Flessa, K.W., 2003.  Beyond baselines in historical ecology: estimating the natural range of environmental variation.  Geological Society of America Abstracts with Programs 35: 84.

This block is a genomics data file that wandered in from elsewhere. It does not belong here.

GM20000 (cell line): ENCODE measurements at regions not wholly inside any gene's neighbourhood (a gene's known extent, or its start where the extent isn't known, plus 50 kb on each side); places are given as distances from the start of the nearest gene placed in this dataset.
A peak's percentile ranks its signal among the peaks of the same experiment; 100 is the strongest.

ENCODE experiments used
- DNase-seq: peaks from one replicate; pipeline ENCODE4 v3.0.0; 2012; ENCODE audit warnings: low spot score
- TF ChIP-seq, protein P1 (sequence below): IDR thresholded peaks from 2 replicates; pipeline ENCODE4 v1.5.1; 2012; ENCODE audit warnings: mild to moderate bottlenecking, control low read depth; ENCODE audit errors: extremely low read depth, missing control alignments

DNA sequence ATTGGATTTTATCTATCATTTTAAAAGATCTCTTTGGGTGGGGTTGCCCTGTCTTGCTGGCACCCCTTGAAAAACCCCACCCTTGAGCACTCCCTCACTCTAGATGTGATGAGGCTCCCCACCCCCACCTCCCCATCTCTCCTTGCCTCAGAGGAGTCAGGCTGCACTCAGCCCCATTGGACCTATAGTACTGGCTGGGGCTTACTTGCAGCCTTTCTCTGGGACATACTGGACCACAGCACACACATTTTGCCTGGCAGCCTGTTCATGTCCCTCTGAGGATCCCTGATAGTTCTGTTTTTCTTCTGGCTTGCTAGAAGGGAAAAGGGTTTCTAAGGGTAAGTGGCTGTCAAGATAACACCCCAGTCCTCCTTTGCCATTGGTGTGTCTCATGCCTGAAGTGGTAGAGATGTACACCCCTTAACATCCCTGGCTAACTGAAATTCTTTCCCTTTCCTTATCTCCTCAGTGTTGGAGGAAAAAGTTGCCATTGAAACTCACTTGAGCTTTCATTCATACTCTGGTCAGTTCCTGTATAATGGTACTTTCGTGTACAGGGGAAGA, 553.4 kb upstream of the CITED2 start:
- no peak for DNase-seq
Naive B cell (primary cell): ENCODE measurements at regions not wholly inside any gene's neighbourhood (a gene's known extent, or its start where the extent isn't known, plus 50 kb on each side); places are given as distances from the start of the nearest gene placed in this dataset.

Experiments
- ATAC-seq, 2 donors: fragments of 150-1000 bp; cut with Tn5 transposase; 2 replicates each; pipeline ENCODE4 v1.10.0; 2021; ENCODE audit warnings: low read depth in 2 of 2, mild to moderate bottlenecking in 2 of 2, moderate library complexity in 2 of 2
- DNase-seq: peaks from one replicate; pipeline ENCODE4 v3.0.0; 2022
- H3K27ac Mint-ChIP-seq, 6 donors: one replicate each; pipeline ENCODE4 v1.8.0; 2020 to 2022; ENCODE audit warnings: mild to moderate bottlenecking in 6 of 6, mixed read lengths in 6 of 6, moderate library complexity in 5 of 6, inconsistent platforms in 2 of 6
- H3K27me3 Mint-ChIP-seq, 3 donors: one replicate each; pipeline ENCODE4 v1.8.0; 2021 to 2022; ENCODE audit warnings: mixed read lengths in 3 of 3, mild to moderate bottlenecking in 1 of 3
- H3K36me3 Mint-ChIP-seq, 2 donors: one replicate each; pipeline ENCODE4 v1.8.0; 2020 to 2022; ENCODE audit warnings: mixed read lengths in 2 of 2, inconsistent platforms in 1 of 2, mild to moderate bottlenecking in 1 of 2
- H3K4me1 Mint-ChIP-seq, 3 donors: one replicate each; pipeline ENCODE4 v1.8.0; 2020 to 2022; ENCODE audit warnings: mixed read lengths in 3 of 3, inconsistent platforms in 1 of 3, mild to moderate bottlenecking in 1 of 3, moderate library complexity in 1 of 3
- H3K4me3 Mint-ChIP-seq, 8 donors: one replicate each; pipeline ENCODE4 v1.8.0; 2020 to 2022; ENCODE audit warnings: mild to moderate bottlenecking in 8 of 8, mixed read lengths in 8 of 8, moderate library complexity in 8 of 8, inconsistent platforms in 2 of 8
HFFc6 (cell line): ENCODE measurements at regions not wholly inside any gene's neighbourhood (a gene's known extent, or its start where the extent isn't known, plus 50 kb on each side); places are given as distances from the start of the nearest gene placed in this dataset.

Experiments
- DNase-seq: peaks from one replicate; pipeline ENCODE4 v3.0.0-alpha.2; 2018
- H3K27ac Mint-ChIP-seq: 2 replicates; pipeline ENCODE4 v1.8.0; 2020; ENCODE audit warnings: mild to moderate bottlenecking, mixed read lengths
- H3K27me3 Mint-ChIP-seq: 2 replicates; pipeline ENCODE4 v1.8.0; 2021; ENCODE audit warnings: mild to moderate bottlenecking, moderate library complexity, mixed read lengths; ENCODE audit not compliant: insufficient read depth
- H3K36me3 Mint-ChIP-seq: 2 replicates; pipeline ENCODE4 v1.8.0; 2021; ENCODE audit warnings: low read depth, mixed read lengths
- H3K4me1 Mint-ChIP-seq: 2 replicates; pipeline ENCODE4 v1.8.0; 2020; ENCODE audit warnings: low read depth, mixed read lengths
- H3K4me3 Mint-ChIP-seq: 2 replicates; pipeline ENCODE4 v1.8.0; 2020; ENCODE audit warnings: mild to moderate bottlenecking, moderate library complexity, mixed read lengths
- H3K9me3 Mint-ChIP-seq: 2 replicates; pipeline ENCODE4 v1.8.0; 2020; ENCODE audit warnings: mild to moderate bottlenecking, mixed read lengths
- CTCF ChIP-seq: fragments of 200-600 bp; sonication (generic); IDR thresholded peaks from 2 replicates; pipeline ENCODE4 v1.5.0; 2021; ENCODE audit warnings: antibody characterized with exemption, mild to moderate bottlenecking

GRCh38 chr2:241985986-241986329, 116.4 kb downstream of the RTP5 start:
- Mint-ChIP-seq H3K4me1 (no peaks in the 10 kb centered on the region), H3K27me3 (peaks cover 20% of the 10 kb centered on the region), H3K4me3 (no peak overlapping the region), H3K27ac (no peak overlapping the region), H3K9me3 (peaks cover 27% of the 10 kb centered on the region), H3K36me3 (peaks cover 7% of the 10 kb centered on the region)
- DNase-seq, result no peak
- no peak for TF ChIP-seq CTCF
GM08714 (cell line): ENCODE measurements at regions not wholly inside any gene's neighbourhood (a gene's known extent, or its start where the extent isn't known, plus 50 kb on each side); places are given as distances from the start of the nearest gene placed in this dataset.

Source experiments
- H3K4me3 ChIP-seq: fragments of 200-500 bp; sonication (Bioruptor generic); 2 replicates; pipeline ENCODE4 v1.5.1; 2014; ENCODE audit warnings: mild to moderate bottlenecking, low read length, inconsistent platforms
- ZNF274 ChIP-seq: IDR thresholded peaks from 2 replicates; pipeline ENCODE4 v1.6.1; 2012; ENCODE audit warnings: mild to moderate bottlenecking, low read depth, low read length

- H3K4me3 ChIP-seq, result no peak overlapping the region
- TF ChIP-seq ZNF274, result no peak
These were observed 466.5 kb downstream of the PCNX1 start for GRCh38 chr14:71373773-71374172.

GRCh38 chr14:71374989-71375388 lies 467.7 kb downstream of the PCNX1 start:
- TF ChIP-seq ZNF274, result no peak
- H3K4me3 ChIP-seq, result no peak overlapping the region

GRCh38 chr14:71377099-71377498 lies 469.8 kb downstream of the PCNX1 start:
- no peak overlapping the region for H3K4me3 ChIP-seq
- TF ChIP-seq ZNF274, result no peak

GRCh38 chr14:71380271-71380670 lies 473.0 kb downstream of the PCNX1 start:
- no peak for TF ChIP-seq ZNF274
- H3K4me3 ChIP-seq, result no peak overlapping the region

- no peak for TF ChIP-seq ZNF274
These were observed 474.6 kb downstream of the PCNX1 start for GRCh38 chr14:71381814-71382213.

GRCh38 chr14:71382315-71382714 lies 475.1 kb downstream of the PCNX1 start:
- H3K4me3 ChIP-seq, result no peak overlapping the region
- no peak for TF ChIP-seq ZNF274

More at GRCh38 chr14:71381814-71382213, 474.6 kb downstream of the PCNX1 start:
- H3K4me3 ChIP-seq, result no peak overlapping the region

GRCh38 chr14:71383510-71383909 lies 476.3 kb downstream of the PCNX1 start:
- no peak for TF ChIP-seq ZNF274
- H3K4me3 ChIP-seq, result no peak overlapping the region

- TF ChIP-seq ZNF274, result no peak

Few, if any, extant communities are completely free of the direct or indirect effects of human activity. As a consequence, fossil (pre-human influence) communities are often the best source of information on pristine, baseline conditions and natural environmental and biotic variability. Reconstructing environmental baselines using paleontological approaches is only the first step in assessing the impact of environmental change and establishing targets for ecological restoration.  Because environments and their biotas vary under natural conditions baseline reconstructions must be accompanied by estimates of the natural range of environmental variability so that human-induced change can be distinguished from natural variation. Characterizing variation at the scale of seasons to centuries is probably most important: shorter-term daily variation may be too noisy while longer-term variation may encompass directional environmental and biotic changes. Because most direct-dating techniques, even within in the Holocene, cannot resolve seasonal to centennial differences in age, dendrochronological, sclerochronological, and high-resolution stratigraphic approaches must be used to establish the natural range of environmental variation in baseline communities. Stable isotopic and other geochemical environmental indicators preserved within accretionary hard parts and laminated sediments are natural archives of environmental variation; reading and interpreting these archives requires both an understanding of the controls of biotic or sediment accretion, and high-resolution sampling and analysis. Characterizing natural variation in species composition and abundance is also important. Fortunately, as Kidwell has shown, sample-to-sample variation in rank abundance largely reflects natural variation in composition and rank abundance. In addition, variation in the frequency distribution of time-since-death may reflect natural temporal variation in original abundance.